Stress and Illness, what’s the Connection?

Written by Karen Gibbs

Believe it or not, stress may not be the villain it’s made out to be. In small, short-term doses, stress can give an athlete the competitive edge or a public speaker the enthusiasm to project optimally. It can actually boost the immune system.


But chronic stress over time—the kind commonly encountered in daily life, such as work overload, financial difficulties, marital problems—can have significant negative effects on nearly every system of the body, suppressing the immune system and ultimately manifesting as an illness.


The danger occurs when stress becomes persistent and consistent, a way of life. Chronic stress raises the risk of viral infection and diabetes. It can trigger severe problems for asthmatics, lead to gastrointestinal issues and cause high blood pressure, which brings an increased risk of heart disease and stroke.


To get a handle on this silent adversary, you need to first recognize that you are chronically stressed. Here are four kinds of warning signs:


Cognitive symptoms include problems with memory, an inability to focus, or feeling worried or negative all the time.


Emotional symptoms can include feeling moody, lonely, overwhelmed, unhappy or depressed.


Physical symptoms might include: constant aches and pains, nausea, dizziness or a rapid heartbeat.


Behavioral symptoms might range from severe changes in sleeping or eating patterns to turning to bad coping habits such as smoking or drinking.


Your ability to successfully navigate stress depends on factors such as quality of relationships, general outlook on life, emotional intelligence and genetics. But the impact of stress accumulates. Just because you appear to tolerate stress well now doesn’t mean it won’t sneak up on you later.


Besides exercise, sleep and healthy eating, here are a few other ways to help protect your health.


Seek activities or projects that make you feel good. For some, it’s taking a bath or reading, for others it might be horse riding or car racing. Determine what’s important to you and create a lifestyle that embraces and supports you.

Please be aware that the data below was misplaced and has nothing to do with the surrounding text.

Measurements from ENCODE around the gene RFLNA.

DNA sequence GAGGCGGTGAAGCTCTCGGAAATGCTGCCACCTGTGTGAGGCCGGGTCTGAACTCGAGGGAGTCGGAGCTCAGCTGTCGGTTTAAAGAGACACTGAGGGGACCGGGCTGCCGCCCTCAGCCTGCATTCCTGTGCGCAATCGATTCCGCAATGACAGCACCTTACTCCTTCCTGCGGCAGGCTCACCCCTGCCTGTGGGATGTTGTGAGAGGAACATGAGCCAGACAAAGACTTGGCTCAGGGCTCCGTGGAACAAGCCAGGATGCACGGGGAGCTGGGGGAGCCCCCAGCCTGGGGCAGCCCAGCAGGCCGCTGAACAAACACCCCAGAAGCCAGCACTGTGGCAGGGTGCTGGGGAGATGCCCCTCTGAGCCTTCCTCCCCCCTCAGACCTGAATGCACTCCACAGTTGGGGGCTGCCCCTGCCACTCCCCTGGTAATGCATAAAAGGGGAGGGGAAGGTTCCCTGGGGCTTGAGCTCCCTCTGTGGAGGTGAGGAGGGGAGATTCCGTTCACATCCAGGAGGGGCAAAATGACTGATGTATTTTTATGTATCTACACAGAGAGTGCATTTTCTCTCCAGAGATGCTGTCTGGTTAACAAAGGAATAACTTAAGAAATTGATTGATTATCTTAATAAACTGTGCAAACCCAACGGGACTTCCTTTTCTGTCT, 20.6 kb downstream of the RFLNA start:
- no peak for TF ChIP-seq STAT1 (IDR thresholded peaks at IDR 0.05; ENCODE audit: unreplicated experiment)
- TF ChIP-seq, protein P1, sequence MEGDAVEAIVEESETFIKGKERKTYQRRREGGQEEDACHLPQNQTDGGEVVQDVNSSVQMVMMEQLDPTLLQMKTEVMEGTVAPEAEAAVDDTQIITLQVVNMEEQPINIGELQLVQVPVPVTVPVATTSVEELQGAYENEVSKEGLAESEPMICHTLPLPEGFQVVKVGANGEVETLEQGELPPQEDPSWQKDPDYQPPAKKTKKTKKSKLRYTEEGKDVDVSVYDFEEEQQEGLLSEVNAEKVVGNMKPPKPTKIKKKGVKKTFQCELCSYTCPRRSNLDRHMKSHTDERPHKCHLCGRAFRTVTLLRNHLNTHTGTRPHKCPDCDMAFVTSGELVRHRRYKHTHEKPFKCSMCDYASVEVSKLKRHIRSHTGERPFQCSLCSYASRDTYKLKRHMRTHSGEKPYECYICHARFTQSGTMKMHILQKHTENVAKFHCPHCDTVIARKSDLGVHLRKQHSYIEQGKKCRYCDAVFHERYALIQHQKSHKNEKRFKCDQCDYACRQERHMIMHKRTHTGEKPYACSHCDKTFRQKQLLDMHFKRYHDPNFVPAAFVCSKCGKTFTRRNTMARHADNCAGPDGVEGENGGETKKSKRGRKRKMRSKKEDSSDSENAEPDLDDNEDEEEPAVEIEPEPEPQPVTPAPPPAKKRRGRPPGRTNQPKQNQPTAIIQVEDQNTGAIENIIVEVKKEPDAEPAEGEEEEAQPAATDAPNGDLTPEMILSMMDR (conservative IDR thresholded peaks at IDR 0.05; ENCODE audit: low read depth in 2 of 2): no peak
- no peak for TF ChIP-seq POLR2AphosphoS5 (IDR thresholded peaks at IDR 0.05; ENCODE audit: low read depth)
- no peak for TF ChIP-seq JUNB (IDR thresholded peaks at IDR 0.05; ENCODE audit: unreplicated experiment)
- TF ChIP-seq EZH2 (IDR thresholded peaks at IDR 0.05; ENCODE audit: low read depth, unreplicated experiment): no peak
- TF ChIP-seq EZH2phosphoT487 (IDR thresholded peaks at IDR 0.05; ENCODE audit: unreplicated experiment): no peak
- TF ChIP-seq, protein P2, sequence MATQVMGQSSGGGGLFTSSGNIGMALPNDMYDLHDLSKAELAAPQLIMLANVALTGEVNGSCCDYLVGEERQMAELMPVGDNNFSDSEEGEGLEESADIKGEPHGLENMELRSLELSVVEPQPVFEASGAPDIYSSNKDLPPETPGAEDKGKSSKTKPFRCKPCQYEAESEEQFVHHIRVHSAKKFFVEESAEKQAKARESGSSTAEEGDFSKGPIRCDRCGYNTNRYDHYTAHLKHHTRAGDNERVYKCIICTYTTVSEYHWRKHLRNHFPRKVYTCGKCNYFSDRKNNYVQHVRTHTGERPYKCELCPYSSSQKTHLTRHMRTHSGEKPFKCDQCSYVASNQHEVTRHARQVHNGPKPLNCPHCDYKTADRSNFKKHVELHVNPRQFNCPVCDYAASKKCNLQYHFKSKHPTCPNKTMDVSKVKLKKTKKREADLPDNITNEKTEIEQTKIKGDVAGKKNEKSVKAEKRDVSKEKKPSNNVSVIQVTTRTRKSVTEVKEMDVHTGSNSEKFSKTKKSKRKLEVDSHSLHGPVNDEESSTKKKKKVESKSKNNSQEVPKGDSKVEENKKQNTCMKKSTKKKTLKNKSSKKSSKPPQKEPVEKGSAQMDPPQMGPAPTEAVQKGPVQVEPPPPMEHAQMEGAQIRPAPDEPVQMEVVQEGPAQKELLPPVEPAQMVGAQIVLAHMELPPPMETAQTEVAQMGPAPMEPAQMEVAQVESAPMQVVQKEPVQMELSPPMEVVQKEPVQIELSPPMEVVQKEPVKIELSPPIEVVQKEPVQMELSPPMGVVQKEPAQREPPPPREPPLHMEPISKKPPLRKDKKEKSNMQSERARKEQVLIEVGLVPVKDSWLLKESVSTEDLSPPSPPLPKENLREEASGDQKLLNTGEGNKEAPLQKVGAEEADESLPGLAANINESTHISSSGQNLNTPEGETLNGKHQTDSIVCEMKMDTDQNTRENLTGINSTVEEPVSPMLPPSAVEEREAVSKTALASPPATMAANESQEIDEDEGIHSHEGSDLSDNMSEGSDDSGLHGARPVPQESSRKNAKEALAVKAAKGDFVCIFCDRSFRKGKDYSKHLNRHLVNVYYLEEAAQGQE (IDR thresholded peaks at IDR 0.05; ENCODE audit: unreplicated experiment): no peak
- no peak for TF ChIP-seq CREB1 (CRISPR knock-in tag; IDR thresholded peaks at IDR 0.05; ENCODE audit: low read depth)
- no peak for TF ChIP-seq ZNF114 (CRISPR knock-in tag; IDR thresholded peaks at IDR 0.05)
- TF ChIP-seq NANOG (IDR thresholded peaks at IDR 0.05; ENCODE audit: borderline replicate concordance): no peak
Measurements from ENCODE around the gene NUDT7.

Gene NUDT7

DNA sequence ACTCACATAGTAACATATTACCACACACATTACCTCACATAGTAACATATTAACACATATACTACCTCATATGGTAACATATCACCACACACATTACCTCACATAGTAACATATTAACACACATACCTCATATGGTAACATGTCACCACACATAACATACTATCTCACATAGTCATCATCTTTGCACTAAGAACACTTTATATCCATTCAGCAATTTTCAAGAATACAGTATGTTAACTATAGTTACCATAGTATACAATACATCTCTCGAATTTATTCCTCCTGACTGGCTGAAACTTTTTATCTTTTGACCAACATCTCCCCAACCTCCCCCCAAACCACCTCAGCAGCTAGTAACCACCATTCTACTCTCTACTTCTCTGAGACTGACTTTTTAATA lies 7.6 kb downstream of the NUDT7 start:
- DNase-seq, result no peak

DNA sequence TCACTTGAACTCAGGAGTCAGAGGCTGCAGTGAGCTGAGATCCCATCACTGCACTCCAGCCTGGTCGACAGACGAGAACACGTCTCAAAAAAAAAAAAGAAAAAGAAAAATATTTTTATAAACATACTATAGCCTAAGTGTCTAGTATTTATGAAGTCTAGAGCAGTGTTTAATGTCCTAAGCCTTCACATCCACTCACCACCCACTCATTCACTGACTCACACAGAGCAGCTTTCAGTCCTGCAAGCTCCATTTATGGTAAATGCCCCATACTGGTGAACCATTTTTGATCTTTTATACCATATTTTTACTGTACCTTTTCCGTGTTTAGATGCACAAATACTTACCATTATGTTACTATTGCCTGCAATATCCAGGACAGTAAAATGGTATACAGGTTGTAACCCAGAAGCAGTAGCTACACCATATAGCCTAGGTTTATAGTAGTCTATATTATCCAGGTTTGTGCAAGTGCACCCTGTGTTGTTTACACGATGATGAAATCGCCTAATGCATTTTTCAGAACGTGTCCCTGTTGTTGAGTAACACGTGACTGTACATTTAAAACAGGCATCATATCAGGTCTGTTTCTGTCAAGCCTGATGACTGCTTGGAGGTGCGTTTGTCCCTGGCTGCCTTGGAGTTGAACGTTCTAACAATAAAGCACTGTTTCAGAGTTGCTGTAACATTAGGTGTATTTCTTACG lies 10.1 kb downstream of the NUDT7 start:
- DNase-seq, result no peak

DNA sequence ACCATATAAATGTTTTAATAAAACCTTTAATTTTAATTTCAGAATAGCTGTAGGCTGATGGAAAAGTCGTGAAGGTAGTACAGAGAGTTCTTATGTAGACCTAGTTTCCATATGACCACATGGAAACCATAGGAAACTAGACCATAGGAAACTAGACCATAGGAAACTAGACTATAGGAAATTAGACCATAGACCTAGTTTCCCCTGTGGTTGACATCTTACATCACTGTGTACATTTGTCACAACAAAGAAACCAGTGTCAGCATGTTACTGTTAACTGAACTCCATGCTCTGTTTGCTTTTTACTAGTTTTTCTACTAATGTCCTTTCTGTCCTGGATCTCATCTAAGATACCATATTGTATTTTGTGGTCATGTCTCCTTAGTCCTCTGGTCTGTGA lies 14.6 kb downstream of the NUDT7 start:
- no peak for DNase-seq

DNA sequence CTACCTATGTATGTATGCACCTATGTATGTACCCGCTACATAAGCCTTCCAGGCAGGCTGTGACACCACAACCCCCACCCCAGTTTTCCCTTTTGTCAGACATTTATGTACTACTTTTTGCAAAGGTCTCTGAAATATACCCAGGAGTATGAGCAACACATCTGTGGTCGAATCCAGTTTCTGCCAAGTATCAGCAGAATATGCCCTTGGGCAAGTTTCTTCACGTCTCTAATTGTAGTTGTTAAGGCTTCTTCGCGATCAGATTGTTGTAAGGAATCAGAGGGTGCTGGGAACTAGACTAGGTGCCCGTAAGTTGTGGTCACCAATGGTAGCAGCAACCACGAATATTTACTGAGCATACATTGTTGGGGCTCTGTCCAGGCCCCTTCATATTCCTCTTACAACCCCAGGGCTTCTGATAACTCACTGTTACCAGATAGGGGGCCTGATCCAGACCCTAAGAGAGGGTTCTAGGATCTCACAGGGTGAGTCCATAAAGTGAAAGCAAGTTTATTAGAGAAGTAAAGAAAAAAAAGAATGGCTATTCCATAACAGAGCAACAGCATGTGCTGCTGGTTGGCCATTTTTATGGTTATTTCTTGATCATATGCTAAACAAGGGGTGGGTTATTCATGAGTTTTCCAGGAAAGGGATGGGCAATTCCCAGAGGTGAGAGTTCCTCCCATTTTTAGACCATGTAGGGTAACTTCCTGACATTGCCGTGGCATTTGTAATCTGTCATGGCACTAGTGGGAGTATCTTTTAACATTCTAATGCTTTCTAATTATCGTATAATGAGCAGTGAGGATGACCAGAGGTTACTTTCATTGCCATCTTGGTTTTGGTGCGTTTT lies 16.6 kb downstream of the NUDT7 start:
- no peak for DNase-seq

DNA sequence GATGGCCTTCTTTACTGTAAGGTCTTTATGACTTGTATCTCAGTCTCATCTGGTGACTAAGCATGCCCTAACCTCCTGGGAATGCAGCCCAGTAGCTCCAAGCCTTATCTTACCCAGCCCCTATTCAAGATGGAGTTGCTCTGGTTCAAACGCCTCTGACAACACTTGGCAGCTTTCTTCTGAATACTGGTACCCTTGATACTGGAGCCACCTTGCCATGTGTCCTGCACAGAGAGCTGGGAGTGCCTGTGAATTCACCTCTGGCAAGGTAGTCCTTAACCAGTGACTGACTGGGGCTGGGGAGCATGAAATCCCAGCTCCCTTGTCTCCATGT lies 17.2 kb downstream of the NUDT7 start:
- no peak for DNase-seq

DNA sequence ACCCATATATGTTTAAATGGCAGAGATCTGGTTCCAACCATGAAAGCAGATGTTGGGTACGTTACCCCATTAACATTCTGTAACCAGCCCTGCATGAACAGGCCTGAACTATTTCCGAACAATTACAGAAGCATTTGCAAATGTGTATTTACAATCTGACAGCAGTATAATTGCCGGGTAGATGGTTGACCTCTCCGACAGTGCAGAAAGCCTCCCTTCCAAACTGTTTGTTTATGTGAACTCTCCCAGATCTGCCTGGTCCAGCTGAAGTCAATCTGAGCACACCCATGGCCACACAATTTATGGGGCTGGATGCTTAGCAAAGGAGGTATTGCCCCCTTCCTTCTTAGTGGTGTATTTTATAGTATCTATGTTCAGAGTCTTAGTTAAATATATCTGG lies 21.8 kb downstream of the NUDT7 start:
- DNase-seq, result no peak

Strive for empowered thinking. While you can’t necessarily control a system, another person’s behavior or others’ impressions of you, you are always in control of your thoughts, actions, values and choices. Take control, start with one positive thought..


Enjoy yourself more. Find the places, people and circumstances that authentically bring you delight, and insist on giving them a place in your life. Increasing joy can add years to your life.


A little bit of stress isn’t necessarily a bad thing. But when it’s constant and negative, our minds and bodies can pay a hefty price. Prevention truly is the best medicine.

About the author

Karen Gibbs

'Empowering Connections' is my thing. Hi there, I'm Karen, a Circle Facilitator, Author and Coach, empowering individuals to feel connected and positively impact the lives of others.
Through my writing, I advocate for those who struggle with depression or anxiety by supporting and serving their families and friends to understand mental health issues better.
My latest book is entitled "Stop The Downward Spiral: Everything the person in your life who struggles with depression wishes you knew."
I published my first book, Scrapbook Creations, in 2002 and won the Sunshine Coast Excellence in Business award for my business of the same name.
Helping others to connect and live a happy, faith-infused life is my passion. I gain inspiration daily from God and nature.
From my heart to yours, Karen x

You can follow Karen’s writings at
or see her inspirational quotes at either of her facebook pages